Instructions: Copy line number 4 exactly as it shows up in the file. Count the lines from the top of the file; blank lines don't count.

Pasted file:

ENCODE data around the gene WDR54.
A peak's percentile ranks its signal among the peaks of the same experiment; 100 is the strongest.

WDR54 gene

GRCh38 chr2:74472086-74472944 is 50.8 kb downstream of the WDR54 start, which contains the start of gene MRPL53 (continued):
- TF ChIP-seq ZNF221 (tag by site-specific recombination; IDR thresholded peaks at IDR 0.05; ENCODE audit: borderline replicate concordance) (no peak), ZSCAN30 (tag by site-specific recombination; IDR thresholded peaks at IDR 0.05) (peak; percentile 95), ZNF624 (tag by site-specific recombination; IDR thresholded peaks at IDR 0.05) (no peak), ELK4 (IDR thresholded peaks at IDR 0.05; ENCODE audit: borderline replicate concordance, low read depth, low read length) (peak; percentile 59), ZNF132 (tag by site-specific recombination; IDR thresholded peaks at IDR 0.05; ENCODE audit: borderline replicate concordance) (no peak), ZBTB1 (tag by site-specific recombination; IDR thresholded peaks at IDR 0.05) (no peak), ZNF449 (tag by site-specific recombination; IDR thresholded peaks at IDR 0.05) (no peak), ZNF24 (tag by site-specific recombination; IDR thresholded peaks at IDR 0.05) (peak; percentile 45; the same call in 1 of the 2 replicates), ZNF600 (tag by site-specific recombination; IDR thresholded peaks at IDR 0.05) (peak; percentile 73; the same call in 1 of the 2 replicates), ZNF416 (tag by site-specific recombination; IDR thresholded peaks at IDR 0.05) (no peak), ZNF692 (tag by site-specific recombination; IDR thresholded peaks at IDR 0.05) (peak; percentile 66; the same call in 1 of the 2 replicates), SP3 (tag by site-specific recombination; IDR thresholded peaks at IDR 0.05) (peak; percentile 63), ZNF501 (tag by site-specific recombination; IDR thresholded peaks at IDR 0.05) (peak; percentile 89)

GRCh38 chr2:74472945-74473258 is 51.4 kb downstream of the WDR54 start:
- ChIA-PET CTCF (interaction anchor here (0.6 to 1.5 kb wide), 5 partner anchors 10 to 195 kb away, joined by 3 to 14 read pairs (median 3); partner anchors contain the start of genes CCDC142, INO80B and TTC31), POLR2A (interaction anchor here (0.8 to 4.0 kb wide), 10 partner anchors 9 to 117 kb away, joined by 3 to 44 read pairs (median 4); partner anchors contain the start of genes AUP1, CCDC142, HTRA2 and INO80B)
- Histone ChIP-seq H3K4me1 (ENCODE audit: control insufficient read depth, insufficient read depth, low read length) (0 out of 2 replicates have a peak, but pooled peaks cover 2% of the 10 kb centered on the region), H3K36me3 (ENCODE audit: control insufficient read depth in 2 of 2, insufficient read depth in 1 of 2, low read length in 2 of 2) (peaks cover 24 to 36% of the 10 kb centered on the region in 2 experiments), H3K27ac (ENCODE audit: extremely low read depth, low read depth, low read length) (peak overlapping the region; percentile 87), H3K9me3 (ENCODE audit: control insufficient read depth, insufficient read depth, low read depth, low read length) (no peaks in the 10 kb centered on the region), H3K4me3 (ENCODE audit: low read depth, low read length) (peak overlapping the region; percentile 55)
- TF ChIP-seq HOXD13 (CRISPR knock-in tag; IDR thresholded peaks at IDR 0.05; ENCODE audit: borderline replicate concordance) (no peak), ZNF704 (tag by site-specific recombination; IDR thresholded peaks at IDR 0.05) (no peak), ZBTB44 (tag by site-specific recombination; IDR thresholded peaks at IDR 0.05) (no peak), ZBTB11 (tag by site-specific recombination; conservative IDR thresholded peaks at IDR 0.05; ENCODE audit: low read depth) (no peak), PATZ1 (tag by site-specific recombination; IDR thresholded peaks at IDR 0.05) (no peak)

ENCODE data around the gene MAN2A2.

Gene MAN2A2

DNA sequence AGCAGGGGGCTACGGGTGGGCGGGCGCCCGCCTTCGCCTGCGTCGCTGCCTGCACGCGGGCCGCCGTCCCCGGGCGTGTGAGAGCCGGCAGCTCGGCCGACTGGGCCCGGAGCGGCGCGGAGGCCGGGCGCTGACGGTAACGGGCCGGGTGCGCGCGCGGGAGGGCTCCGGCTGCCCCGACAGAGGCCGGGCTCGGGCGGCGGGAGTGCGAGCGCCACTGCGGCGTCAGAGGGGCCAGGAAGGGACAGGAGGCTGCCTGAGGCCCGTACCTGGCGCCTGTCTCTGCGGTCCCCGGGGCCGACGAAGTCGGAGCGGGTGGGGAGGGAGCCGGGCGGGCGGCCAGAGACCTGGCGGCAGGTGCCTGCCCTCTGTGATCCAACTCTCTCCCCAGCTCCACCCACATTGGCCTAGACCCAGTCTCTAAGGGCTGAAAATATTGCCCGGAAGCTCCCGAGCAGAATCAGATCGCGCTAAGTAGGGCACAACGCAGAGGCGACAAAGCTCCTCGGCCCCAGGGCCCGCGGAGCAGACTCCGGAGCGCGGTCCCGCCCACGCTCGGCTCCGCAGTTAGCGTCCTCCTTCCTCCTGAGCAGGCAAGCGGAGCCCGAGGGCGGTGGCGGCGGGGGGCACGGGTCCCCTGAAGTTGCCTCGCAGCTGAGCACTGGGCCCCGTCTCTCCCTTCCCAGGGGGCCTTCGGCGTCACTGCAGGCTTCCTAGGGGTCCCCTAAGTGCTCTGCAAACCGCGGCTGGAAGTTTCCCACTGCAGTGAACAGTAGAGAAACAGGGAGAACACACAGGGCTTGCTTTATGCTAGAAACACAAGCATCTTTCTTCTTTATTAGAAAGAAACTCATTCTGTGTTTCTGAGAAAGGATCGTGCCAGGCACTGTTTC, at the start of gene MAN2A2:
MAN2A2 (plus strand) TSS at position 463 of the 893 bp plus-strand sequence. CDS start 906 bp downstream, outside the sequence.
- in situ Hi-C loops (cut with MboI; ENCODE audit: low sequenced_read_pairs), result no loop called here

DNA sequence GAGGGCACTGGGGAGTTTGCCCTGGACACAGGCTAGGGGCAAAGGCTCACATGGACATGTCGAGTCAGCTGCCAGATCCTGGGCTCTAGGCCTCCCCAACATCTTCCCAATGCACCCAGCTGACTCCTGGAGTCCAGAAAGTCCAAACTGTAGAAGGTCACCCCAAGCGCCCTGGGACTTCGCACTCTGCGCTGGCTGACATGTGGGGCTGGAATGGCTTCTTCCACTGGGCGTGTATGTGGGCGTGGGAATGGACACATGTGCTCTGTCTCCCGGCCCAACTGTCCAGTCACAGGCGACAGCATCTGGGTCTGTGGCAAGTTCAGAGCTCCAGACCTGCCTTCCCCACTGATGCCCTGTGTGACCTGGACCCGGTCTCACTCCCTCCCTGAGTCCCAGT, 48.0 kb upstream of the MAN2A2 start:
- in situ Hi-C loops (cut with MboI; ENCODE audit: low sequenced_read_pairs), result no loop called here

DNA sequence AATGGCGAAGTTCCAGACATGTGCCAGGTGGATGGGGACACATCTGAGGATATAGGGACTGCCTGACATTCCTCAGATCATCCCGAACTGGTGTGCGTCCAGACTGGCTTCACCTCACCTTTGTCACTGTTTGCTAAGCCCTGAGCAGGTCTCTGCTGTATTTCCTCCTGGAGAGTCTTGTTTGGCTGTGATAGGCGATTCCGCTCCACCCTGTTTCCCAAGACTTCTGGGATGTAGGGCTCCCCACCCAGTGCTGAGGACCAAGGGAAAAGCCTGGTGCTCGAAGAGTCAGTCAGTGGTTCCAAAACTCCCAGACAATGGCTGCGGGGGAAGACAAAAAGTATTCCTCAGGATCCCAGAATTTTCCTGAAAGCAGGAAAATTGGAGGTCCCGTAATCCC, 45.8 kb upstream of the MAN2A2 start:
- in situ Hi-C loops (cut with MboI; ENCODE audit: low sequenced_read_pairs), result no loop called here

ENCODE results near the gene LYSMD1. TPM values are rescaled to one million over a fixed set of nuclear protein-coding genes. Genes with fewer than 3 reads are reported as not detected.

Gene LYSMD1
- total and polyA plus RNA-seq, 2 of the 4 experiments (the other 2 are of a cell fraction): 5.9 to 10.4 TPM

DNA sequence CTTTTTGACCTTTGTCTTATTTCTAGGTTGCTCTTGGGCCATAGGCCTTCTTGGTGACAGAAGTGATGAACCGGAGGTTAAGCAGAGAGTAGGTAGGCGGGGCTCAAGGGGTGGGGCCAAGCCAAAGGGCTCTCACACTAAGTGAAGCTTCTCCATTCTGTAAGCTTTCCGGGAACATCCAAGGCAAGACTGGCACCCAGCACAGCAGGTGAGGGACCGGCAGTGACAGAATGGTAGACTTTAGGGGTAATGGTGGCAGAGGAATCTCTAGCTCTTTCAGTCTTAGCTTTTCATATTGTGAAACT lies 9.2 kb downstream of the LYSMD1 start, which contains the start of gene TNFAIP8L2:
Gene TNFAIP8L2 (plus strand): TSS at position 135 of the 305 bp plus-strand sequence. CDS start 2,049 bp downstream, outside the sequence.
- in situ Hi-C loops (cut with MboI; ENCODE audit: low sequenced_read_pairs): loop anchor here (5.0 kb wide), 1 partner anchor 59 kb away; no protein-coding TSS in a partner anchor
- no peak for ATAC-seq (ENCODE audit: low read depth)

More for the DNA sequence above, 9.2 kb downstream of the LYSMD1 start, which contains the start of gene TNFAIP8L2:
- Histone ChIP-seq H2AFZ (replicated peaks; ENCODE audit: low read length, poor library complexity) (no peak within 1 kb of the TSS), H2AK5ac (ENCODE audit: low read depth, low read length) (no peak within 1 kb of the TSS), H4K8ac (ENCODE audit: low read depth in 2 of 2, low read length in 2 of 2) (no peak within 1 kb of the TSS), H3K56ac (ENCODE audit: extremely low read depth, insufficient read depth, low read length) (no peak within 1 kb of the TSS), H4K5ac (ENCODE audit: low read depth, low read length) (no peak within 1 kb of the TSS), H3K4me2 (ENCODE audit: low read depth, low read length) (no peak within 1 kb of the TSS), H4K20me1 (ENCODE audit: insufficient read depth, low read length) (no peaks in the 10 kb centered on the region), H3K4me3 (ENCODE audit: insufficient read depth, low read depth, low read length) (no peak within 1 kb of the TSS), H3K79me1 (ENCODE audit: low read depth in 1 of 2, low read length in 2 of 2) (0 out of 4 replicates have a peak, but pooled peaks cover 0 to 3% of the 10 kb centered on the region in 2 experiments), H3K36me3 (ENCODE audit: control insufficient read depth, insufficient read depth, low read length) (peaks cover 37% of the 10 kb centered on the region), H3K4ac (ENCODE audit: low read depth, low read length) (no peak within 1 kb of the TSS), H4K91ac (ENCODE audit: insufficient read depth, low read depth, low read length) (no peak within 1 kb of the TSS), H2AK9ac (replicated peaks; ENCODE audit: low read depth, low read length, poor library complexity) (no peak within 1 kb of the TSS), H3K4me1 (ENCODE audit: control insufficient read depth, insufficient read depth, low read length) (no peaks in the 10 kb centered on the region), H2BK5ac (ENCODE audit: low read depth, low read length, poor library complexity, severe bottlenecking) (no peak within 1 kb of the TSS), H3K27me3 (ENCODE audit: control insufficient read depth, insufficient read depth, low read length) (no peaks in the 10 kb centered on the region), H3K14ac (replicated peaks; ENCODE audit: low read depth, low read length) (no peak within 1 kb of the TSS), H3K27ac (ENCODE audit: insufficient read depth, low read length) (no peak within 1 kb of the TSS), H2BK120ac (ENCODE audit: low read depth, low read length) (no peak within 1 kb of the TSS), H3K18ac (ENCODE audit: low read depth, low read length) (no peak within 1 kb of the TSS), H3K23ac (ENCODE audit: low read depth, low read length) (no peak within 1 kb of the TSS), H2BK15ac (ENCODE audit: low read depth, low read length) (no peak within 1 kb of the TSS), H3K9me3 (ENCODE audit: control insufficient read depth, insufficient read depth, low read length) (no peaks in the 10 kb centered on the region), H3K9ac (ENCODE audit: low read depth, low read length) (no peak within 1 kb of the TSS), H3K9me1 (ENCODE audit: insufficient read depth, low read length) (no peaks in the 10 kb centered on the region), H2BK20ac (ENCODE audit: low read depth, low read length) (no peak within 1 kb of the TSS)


GRCh38 chr2:74472086-74472944 is 50.8 kb downstream of the WDR54 start, which contains the start of gene MRPL53 (continued):